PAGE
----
Desert plant (red flower) ID'd by David Dickinson and Fleur as Kleinia fulgens

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Hilary

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The desert quarter of the  PALACIO DE CRISTAL DE LA ARGANZUELA in Madrid was still in the process of having the plants numbered and named.
This plant was numbered but not named.
Does anyone know its name?
« Last Edit: April 24, 2018, 12:00:37 PM by Alisdair »
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Living in Korinthos, Greece.
No garden but two balconies, one facing south and the other north.
Most of my plants are succulents which need little care

David Dickinson

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Re: Desert plant with red flower
« Reply #1 on: April 15, 2018, 10:04:35 PM »
I had a Senecio hybrid which looked very much like your plant but with longer leaves. I posted a photograph in  "Plant of the Day", page 22 http://www.mgsforum.org/smf/index.php?topic=2104.msg16812#msg16812. I say "had" because one was killed by the extreme cold we had last year and the second, which had survived last year's cold,  succumbed to the -7C of this winter.
I have a small garden in Rome, Italy. Some open soil, some concrete, some paved. Temperatures in winter occasionally down to 0C. Summer temperatures up to 40C in the shade. There are never watering restrictions but, of course, there is little natural water for much of June, July and August.

Hilary

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Re: Desert plant with red flower
« Reply #2 on: April 16, 2018, 06:14:22 AM »
It certainly looks like the same plant.
Many thanks
MGS member
Living in Korinthos, Greece.
No garden but two balconies, one facing south and the other north.
Most of my plants are succulents which need little care

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Fleur Pavlidis

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Re: Desert plant with red flower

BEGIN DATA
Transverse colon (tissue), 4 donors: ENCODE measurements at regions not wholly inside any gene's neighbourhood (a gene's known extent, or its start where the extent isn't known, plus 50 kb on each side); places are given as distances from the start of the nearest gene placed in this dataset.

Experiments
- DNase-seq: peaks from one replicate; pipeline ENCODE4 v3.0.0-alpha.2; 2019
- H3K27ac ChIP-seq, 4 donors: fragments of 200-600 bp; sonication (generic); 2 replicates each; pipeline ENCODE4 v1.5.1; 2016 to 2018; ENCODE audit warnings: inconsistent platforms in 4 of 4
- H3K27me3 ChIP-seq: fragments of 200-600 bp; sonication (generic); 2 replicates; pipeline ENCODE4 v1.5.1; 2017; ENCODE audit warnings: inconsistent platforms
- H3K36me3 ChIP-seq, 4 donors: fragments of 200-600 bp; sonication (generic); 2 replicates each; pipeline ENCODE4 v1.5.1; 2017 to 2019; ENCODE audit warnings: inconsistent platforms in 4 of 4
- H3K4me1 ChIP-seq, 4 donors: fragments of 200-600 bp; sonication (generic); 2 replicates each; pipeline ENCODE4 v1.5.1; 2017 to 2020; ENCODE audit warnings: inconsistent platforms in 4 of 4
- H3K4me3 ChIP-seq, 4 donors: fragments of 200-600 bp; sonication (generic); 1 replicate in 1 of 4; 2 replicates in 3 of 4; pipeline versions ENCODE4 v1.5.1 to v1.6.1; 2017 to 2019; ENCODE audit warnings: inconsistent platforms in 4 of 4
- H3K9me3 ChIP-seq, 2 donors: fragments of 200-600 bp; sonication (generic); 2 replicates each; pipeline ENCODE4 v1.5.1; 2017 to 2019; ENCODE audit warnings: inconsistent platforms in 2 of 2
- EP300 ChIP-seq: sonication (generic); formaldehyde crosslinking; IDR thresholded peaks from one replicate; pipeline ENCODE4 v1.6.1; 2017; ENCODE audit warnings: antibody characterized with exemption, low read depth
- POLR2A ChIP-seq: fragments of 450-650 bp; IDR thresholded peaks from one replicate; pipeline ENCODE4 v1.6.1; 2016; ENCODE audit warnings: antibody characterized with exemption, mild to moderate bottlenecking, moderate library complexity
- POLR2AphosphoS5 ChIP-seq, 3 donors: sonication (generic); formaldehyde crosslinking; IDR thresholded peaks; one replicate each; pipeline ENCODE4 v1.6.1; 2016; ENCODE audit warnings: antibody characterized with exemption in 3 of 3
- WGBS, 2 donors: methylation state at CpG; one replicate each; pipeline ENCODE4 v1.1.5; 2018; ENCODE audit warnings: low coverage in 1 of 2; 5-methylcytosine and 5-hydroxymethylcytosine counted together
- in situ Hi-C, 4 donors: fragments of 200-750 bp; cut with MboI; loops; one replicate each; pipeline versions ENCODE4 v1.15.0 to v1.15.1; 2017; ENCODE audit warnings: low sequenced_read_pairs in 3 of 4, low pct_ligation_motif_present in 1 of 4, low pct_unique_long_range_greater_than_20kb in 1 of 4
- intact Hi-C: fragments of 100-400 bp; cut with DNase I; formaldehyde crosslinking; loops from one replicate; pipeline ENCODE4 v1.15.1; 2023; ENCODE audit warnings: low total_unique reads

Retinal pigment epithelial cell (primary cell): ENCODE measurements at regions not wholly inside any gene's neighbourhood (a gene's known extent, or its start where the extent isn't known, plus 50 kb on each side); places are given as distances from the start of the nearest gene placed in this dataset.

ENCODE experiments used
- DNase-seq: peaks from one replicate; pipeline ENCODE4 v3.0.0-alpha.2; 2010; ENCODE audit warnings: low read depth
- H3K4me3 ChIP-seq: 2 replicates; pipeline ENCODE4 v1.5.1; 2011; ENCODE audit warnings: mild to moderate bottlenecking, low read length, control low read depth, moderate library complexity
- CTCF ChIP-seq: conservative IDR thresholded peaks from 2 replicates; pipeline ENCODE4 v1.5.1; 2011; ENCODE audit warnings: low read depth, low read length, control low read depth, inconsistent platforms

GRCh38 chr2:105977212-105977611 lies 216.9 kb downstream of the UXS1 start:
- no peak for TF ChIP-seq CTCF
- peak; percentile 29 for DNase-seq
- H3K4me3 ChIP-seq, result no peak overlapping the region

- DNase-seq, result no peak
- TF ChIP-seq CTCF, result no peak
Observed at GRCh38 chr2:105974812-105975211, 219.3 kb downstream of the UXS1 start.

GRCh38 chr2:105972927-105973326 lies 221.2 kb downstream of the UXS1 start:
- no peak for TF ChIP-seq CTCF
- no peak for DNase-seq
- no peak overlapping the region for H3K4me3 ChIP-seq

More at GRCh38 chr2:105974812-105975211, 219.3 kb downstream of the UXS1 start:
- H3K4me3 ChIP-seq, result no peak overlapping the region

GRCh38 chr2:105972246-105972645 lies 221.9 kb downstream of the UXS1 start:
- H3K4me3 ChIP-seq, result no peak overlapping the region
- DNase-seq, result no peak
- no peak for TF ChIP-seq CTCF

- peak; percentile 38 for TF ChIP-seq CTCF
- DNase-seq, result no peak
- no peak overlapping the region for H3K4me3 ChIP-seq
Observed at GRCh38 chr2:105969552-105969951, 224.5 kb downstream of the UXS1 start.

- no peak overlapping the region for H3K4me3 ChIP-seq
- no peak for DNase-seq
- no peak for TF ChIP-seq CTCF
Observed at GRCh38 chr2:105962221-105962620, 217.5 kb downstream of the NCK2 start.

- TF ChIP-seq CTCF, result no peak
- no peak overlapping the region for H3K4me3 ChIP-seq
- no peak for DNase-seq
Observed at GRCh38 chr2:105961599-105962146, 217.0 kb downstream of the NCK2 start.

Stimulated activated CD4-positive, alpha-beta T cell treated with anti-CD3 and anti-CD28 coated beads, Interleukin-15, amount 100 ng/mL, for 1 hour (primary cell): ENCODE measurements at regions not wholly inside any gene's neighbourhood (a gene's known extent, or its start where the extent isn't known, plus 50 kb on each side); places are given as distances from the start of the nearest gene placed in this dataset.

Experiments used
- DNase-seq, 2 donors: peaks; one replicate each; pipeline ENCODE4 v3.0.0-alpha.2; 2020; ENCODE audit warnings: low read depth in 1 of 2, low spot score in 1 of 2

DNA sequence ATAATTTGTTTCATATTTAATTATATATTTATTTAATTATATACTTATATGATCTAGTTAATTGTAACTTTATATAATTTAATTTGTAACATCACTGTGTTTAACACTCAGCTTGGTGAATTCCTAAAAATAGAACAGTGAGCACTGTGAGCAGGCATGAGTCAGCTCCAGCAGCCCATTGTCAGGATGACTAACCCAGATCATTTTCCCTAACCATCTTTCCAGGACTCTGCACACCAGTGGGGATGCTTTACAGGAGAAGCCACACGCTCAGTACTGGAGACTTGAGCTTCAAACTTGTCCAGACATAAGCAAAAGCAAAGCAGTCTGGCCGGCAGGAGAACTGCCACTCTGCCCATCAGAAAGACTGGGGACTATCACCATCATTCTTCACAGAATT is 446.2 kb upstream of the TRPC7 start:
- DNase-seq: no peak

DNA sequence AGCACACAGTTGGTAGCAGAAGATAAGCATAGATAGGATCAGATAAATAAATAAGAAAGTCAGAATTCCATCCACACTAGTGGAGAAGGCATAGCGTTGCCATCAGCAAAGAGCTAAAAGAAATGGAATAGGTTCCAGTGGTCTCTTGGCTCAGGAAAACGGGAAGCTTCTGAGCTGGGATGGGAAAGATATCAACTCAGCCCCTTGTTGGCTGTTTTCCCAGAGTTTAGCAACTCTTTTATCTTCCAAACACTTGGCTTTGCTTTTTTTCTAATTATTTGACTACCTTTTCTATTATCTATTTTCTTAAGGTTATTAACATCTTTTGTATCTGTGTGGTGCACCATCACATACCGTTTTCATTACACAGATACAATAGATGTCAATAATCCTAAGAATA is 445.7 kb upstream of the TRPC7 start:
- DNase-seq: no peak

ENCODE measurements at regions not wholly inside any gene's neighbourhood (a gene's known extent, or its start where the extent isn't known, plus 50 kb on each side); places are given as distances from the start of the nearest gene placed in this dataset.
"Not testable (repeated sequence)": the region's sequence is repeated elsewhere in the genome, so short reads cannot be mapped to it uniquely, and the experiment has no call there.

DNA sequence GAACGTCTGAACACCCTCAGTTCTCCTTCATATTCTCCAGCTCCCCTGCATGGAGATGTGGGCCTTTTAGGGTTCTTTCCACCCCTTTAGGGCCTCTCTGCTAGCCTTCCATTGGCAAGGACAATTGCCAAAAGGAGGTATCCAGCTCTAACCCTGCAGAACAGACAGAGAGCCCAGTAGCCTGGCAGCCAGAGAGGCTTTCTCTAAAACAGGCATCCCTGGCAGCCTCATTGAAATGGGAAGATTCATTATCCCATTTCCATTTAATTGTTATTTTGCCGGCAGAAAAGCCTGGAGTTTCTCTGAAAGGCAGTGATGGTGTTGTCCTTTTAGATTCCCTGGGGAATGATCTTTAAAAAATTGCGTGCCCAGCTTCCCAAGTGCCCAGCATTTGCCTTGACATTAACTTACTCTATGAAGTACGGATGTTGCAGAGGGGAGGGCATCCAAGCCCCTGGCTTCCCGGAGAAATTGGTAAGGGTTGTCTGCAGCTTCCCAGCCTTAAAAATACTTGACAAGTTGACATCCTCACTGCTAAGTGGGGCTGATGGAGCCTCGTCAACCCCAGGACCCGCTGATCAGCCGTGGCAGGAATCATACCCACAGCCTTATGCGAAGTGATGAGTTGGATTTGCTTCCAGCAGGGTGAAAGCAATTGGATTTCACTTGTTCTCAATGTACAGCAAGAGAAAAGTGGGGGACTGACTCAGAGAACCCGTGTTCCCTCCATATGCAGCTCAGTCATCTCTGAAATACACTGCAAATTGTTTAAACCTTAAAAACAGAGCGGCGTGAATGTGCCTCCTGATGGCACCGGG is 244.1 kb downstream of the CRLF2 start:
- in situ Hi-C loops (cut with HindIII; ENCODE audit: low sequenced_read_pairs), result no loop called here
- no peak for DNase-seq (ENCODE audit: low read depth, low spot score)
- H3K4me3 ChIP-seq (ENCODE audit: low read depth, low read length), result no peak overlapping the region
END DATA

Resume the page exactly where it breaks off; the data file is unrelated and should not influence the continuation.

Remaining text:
« Reply #3 on: April 16, 2018, 07:17:51 PM »
MGS member, Greece. I garden in Attica, Greece and Mt Goulinas (450m) Central Greece

David Dickinson

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Re: Desert plant with red flower
« Reply #4 on: April 16, 2018, 08:36:37 PM »
Thanks Fleur for pointing out the new name. In my original posting of a few years back I wondered  how much of a hybrid mine was. The only thing was that mine had more orange to the flower. The good news is that emptying the pot today to throw away what  I thought was the dead plant, there was one root and a little bit of healthy stem attached.  Fingers crossed it may make a comeback. It was on the verge of producing its beautifully intense flowers when the frost arrived so I didn't really get to see them this year.
I have a small garden in Rome, Italy. Some open soil, some concrete, some paved. Temperatures in winter occasionally down to 0C. Summer temperatures up to 40C in the shade. There are never watering restrictions but, of course, there is little natural water for much of June, July and August.

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Fleur Pavlidis

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Re: Desert plant with red flower
« Reply #5 on: April 17, 2018, 09:48:59 PM »
Here and at Sparoza we have them planted out. In cold winters they die right back but reliably reappear in the spring. This does mean that they are delayed in flowering though.
MGS member, Greece. I garden in Attica, Greece and Mt Goulinas (450m) Central Greece

David Dickinson

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Re: Desert plant with red flower
« Reply #6 on: April 18, 2018, 12:47:51 AM »